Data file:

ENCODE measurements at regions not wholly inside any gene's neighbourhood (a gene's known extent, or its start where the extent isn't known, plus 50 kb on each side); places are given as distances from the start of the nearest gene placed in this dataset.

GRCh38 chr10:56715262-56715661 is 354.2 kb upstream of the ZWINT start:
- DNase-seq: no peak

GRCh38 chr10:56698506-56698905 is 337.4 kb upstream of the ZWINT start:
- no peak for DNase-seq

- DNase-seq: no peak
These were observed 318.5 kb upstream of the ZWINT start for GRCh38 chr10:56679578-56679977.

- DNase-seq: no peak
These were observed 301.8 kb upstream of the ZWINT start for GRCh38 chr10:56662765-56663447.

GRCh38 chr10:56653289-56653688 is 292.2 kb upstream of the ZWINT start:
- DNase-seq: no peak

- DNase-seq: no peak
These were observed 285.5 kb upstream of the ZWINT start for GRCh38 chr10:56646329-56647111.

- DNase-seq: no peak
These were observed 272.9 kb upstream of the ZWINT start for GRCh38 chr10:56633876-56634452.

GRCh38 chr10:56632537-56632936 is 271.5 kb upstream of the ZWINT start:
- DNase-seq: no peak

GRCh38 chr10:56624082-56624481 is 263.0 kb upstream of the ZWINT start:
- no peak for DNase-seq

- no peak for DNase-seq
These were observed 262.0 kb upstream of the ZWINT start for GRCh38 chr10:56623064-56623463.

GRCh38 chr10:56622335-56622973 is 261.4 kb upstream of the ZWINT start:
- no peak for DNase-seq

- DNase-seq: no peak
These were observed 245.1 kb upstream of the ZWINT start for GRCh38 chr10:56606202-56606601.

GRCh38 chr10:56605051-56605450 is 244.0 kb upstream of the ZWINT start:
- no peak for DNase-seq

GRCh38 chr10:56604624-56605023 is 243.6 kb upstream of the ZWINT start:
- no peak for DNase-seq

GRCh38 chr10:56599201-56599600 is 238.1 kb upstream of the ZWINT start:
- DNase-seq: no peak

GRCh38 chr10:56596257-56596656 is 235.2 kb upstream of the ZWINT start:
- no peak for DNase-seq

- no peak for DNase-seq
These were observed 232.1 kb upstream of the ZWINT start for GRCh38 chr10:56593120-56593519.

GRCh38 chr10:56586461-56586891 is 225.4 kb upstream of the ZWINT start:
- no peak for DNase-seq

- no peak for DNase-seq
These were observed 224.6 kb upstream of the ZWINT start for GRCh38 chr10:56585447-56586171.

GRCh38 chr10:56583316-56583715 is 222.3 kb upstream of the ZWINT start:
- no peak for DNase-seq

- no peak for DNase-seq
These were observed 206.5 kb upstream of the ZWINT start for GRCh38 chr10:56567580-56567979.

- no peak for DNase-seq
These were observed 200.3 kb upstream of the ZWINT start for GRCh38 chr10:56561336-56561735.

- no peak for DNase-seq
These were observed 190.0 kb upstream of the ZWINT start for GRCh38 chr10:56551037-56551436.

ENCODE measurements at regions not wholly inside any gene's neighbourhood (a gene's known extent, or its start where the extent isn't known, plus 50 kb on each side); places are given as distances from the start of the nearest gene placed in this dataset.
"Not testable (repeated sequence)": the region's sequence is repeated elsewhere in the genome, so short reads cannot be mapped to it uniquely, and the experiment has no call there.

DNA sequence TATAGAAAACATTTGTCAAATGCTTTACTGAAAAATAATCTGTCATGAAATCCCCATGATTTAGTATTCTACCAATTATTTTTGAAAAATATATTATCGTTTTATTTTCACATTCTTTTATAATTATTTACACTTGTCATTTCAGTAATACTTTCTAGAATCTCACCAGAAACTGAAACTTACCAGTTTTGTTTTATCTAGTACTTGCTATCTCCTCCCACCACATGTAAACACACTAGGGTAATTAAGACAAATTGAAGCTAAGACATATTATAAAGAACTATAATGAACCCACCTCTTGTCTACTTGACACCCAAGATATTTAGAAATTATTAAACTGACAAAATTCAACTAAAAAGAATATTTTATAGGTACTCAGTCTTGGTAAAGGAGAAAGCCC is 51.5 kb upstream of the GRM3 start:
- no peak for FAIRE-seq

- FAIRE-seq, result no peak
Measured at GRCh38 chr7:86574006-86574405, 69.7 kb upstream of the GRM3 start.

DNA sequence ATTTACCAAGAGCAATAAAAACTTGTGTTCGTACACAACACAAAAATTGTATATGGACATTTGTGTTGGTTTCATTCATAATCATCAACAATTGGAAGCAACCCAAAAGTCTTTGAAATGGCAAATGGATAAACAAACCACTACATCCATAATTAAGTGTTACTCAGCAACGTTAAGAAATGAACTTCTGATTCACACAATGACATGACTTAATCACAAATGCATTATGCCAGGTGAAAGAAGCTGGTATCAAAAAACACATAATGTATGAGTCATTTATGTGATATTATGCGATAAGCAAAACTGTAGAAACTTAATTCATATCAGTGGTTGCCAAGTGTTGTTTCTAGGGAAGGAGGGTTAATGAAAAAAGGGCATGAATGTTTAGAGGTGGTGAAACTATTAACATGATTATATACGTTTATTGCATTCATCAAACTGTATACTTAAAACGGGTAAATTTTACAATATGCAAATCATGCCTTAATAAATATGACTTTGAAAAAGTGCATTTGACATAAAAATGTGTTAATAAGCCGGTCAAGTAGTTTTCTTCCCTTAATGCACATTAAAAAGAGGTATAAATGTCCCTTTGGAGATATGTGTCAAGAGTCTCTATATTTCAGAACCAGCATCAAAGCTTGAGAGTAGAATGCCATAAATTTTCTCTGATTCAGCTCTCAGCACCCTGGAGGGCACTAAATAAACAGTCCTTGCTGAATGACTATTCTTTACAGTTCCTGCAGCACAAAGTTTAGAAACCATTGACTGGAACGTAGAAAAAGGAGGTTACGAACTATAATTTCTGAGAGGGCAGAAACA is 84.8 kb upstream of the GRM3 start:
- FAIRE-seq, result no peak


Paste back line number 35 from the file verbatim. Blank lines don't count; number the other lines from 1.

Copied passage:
These were observed 232.1 kb upstream of the ZWINT start for GRCh38 chr10:56593120-56593519.